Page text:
Fall 2019  CMPT 407 D100
Computational Complexity (3)
Class Number: 8999
Delivery Method: In Person
Overview

Course Times + Location:
Sep 3 – Dec 2, 2019: Mon, Wed, Fri, 2:30–3:20 p.m.
Burnaby 
Exam Times + Location:
Dec 14, 2019
Sat, 12:00–3:00 p.m.
Burnaby

Instructor:
Valentine Kabanets
kabanets@sfu.ca
1 778 7826912

Prerequisites:
CMPT 307.
Description
CALENDAR DESCRIPTION:
Machine models and their equivalences, complexity classes, separation theorems, reductions, Cook's theorem, NPcompleteness, the polynomial time hierarchy, boolean circuit models and parallel complexity theory, other topics of interest to the students and instructor.
COURSE DETAILS:
Please note this course is crosslisted with CMPT 710
The main goal of Complexity Theory is to answer the question: What can be efficiently computed given limited resources? This is a more "practical" version of the main question of Computability Theory: What can be computed? In this course, we will see a rich landscape of complexity classes that are used to characterize problems according to the required resources (such as time, space, randomness, parallelism). We will discuss some known and conjectured relationships among these classes, obtaining a detailed map of the complexity world. Proving the correctness of this map would involve solving some of the deepest open problems in computer science, including the famous "P vs NP" question.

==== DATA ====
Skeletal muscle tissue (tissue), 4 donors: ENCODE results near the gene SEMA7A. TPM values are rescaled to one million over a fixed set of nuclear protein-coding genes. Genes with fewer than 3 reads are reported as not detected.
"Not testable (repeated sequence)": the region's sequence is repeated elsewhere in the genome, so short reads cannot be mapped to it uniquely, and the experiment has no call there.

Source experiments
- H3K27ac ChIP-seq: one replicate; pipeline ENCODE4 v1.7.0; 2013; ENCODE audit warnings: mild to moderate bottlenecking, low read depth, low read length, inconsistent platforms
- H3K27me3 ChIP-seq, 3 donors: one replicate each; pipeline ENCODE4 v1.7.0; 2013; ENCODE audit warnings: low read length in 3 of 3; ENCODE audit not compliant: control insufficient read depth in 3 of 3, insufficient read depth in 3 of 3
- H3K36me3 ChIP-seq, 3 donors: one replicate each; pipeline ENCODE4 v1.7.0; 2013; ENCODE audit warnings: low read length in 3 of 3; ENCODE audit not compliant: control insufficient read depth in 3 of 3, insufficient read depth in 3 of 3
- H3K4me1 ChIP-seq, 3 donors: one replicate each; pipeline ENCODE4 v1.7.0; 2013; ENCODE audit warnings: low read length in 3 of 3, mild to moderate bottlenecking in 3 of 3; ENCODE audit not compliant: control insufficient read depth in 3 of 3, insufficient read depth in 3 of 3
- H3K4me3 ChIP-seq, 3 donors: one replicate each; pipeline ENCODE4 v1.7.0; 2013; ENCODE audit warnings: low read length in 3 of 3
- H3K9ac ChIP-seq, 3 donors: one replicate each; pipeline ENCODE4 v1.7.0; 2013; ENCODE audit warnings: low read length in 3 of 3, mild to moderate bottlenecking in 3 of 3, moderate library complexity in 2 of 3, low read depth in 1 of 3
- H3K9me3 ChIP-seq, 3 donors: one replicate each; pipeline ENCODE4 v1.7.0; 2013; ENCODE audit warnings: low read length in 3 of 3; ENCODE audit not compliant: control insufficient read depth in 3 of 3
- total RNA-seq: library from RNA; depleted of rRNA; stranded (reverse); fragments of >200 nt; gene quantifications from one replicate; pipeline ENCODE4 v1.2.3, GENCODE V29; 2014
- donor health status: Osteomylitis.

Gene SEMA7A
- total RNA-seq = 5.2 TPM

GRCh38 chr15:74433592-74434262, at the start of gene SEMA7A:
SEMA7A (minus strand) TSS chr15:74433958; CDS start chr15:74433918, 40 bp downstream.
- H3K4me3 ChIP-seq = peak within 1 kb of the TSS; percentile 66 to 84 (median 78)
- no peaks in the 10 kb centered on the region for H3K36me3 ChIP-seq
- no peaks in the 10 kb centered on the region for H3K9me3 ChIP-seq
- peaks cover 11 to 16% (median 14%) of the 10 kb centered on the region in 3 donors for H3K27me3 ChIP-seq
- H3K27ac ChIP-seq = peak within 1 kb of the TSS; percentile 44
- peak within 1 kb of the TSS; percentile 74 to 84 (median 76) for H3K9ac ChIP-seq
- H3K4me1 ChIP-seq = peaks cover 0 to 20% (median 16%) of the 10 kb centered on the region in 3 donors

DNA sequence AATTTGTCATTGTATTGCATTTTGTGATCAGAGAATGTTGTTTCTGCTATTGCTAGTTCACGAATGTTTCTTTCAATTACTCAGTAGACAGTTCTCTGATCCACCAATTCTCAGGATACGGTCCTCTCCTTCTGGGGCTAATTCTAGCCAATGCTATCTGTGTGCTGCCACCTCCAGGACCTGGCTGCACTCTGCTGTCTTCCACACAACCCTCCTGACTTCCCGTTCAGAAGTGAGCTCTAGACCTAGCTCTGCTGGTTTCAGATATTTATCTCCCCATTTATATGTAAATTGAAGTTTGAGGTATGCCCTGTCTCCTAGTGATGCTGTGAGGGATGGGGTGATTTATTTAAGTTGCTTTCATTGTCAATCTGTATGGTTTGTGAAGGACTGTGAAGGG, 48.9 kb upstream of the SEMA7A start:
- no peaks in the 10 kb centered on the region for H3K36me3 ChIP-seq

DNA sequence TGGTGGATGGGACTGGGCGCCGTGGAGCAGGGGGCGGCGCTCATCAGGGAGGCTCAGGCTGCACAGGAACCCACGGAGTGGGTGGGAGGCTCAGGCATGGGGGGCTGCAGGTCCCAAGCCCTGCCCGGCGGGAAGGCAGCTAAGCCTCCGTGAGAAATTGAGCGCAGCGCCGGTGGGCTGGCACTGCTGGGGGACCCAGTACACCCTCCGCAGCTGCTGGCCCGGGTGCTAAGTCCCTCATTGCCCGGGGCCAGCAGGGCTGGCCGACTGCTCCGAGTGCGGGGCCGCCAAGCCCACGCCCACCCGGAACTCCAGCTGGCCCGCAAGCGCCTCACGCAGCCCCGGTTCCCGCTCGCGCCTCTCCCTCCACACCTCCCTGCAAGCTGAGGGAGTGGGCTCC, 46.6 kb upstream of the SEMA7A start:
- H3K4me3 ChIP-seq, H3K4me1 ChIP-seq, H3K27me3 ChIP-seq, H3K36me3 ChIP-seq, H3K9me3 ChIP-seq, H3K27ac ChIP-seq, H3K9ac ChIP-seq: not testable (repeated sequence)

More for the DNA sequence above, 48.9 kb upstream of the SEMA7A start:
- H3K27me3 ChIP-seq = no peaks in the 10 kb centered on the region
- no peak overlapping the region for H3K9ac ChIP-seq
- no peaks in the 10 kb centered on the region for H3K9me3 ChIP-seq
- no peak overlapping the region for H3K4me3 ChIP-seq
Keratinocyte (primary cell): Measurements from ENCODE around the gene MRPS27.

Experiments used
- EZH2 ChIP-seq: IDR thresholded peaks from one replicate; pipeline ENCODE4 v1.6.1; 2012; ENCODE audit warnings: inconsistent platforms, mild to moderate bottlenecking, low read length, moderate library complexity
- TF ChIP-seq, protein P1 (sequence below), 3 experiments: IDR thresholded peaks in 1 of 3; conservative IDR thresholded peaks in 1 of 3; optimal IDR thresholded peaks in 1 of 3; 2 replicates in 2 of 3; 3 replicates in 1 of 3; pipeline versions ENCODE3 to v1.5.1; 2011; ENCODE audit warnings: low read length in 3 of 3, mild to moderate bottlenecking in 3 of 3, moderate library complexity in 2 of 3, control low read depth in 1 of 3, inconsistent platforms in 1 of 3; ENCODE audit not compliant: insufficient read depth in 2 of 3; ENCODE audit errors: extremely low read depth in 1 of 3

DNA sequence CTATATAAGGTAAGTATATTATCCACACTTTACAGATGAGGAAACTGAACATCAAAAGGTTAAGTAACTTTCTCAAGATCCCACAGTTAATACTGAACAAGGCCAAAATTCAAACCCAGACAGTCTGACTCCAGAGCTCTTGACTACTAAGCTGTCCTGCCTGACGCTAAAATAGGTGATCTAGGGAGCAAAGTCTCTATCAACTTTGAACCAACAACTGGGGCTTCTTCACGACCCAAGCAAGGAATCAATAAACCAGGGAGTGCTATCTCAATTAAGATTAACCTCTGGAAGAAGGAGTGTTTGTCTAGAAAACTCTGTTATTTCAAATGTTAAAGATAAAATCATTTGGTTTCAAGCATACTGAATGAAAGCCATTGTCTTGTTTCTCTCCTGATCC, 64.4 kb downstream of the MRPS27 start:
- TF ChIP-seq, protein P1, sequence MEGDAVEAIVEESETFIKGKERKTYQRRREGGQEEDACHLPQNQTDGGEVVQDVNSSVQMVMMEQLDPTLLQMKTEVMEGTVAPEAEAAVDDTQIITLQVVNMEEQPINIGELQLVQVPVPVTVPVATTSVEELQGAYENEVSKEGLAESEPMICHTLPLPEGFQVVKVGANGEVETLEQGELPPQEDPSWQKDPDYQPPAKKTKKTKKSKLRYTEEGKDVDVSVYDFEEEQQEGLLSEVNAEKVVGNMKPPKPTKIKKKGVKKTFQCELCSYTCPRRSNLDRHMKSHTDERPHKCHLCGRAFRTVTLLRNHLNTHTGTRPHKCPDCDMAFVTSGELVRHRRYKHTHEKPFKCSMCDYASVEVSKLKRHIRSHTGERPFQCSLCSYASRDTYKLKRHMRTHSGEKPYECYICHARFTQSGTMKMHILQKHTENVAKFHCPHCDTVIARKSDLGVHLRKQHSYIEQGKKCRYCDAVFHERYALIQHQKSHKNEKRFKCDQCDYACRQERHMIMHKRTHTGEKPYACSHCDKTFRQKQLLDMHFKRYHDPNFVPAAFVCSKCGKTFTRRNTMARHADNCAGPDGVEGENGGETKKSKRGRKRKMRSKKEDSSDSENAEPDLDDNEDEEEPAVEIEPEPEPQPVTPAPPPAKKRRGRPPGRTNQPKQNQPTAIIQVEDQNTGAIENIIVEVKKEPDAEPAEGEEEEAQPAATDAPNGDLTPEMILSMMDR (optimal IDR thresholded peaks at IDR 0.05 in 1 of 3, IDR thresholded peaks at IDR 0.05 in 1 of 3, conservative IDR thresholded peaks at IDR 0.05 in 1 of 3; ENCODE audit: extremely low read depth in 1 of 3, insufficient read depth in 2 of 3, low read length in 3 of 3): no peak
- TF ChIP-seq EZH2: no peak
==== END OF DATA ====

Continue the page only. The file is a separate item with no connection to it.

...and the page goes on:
Topics
 Time and Space Complexity Classes, Nondeterminism
 Nonuniformity and Circuit Complexity
 Randomness
 Alternation and the PolynomialTime Hierarchy
 Interactive Proofs
 Counting Classes
 Relativization and Natural Proofs
 Probabilistically Checkable Proofs
 Current frontiers in Complexity Theory
 Quantum Computing
Grading
NOTES:
To be discussed in the first week of classes.
Materials
MATERIALS + SUPPLIES:
Reference Books
 Computational Complexity
 Christos H. Papadimitriou
 Addison Wesley
 1995
 9780201530827
REQUIRED READING:
Computational Complexity: A Modern Approach
S. Arora and B. Barak
Cambridge
ISBN: 9780521424264
RECOMMENDED READING:
Introduction to the Theory of Computation
Mike Sipser
Cengage Learning, 2012, 3rd Edition
ISBN: 9781133187790
Registrar Notes:
SFU’s Academic Integrity web site http://www.sfu.ca/students/academicintegrity.html is filled with information on what is meant by academic dishonesty, where you can find resources to help with your studies and the consequences of cheating. Check out the site for more information and videos that help explain the issues in plain English.
Each student is responsible for his or her conduct as it affects the University community. Academic dishonesty, in whatever form, is ultimately destructive of the values of the University. Furthermore, it is unfair and discouraging to the majority of students who pursue their studies honestly. Scholarly integrity is required of all members of the University. http://www.sfu.ca/policies/gazette/student/s1001.html
ACADEMIC INTEGRITY: YOUR WORK, YOUR SUCCESS